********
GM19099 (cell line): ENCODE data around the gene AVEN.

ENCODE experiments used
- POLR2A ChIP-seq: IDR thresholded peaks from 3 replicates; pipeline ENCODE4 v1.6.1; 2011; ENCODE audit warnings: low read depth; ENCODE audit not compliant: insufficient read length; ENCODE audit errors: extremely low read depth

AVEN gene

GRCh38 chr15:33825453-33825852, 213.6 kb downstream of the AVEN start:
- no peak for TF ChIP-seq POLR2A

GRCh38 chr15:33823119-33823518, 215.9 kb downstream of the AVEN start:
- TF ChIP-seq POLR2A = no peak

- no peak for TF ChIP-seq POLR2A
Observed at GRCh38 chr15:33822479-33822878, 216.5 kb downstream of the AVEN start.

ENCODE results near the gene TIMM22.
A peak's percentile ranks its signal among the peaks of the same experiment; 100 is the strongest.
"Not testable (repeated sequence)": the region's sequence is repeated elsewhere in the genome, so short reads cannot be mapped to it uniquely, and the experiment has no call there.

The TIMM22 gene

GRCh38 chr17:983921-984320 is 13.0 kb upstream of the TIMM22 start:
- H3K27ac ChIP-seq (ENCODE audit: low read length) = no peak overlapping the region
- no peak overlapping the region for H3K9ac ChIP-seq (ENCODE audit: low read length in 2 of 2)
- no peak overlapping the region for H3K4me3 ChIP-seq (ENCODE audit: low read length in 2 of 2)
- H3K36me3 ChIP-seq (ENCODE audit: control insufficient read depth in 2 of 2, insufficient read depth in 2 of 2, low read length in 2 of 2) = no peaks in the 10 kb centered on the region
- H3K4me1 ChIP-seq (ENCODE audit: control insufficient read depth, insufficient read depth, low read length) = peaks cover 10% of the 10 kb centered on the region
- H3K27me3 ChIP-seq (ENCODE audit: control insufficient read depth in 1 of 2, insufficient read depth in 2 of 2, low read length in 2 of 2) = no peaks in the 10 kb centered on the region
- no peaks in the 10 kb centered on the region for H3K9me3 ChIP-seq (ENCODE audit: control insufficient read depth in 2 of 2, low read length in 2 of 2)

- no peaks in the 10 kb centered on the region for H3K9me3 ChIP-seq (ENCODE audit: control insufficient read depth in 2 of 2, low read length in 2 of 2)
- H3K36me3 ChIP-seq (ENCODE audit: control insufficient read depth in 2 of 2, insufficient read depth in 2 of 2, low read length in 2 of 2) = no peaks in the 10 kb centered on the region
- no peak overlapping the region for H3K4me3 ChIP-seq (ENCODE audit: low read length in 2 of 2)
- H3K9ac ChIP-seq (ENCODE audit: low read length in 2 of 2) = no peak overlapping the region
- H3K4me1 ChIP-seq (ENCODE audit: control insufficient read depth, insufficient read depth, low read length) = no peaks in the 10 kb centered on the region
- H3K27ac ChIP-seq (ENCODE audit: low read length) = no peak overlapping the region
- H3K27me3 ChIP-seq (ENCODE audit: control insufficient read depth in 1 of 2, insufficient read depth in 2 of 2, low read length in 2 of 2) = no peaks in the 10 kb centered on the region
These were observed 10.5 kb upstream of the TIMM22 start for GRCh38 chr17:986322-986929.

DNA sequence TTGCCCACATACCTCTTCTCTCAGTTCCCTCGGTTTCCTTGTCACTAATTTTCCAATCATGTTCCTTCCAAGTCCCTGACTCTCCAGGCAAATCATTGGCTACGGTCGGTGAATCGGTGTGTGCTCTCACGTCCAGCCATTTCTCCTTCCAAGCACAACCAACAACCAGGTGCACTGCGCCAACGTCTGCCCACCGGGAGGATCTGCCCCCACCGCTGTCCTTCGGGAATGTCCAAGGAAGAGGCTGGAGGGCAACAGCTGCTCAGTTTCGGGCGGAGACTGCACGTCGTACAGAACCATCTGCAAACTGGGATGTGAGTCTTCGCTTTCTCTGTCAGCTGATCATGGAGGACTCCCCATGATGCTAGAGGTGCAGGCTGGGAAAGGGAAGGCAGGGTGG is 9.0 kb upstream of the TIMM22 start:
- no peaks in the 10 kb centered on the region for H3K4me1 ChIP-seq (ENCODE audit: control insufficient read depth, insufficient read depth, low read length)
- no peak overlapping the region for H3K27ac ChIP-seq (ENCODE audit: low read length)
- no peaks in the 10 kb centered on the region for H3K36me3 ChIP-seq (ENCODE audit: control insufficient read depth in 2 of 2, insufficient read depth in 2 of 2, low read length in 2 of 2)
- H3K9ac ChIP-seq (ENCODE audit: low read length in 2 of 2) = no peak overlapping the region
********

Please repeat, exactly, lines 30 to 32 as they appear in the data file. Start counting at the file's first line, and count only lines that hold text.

These were observed 10.5 kb upstream of the TIMM22 start for GRCh38 chr17:986322-986929.

DNA sequence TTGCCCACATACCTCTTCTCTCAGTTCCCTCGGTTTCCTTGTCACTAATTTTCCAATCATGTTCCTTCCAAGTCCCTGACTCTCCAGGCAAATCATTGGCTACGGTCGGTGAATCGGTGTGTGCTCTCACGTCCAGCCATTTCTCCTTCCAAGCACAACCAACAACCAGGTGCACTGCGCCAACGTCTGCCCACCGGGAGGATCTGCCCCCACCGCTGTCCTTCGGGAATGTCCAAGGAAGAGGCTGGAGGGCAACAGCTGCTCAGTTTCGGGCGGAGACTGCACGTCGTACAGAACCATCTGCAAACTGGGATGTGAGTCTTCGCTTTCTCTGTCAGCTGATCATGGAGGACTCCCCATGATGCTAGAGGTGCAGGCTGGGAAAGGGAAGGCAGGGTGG is 9.0 kb upstream of the TIMM22 start:
- no peaks in the 10 kb centered on the region for H3K4me1 ChIP-seq (ENCODE audit: control insufficient read depth, insufficient read depth, low read length)